HttpResponse objects. It’s tricky to describe, but this meant the collection of responses could be treated as if they had arrived, even if they had not, and could be concatenated before being mapped to a new
Future of a single
HttpResponse to be sent to the client.
This sharding implementation was enough to push my solution over the required score, and I was on to level 4.
The challenge in level 4 was to implement a distributed, fault-tolerant, SQL database. We would have 5 database nodes, with a lossy and unpredictable network linking them. Each would then receive queries and would have to keep the data in sync. Incorrect responses, and crashed processes, were grounds for disqualification of that test run, and network traffic gained negative points, while correctly executed queries gained a significant number of points.
The reference implementation was a Go server that proxied requests to a SQLite database. It would only accept queries on the primary node which replicated data to others, had a rudimentary method for identifying network failure, and would then fail-over to a new primary node with a very poor fail-over algorithm.
It was obvious that a proper leader election algorithm would be required, but looking back over the Distributed Systems course I took at uni a few years ago, most of the algorithms were about mitigating node failure, and assumed a stable network, rather than the other way around.
Reading some of the helpful ‘beginners’ reading material provided on the level’s description, I found that Paxos was the typical algorithm for this, and Raft was a simpler, newer algorithm that was gaining popularity. Luckily, I found the project goraft which implemented all the consensus and leader election functionality. It even had an example project, which looked strangely familiar… It turned out the sample project had formed the basis of the reference implementation we were given.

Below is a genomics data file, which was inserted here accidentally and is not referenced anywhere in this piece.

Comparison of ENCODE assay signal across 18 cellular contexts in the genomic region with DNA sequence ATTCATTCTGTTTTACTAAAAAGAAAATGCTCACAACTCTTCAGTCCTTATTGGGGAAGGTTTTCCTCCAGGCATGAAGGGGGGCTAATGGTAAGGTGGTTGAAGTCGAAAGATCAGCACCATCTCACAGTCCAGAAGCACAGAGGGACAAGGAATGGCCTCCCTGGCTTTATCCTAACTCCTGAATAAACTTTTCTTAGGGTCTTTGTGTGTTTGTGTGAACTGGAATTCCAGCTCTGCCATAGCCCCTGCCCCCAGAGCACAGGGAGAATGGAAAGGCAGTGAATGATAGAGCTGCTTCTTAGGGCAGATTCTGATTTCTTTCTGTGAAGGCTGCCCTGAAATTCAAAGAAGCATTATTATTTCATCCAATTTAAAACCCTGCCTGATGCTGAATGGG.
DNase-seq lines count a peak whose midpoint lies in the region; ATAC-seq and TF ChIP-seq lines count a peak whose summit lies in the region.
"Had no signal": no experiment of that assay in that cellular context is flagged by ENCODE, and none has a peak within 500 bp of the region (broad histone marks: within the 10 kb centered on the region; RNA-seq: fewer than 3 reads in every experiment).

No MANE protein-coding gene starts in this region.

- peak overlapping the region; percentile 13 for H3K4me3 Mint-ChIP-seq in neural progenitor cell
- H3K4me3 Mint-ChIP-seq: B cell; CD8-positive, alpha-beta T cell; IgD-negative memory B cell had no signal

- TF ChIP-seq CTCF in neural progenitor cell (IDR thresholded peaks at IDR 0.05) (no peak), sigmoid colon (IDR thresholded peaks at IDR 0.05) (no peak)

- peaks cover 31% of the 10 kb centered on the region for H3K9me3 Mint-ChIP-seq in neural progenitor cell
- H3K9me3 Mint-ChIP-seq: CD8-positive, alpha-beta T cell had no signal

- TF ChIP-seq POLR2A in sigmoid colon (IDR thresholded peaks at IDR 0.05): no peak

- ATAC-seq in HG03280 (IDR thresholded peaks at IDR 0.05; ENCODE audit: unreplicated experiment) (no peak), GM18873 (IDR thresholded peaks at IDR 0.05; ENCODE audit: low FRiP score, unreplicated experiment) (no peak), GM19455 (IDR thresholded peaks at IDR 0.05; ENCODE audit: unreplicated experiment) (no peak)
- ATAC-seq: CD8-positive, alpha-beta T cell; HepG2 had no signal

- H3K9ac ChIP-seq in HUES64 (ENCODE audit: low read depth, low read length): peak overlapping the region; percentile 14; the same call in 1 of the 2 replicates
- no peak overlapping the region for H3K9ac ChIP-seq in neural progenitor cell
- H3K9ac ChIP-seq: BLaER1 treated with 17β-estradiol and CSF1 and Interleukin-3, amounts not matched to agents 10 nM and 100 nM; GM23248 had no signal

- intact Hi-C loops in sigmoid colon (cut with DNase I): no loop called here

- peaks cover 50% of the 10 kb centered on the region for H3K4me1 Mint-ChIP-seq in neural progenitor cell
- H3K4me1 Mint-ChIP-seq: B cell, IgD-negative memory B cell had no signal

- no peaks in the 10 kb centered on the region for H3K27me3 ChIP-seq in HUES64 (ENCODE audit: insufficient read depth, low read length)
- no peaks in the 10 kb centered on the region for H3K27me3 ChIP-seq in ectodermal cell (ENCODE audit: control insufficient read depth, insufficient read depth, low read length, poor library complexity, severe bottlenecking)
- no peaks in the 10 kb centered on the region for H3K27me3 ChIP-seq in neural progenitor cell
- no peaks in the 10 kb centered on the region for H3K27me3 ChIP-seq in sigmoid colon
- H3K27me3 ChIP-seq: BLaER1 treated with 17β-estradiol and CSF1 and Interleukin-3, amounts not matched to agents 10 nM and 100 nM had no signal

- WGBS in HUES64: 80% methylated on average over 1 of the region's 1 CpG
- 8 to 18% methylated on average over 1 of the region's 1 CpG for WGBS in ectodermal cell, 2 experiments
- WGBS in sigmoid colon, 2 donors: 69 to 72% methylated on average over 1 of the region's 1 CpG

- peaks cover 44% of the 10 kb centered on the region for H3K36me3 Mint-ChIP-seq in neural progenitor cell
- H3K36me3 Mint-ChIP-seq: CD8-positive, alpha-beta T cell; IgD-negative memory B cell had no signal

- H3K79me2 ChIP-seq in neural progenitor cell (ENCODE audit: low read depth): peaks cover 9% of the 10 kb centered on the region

I ended up having 3 main issues with this level: sockets, elections and proxying.
Firstly, so that the test framework could easily modify network conditions, it used unix sockets for networking. Unfortunately very few network oriented systems design for this as an option, so configuring goraft to use unix sockets for all of the parts of its communication took a while. A useful hint from @gdb pointed players in the direction of a commit he had made to goraft that would help with this issue.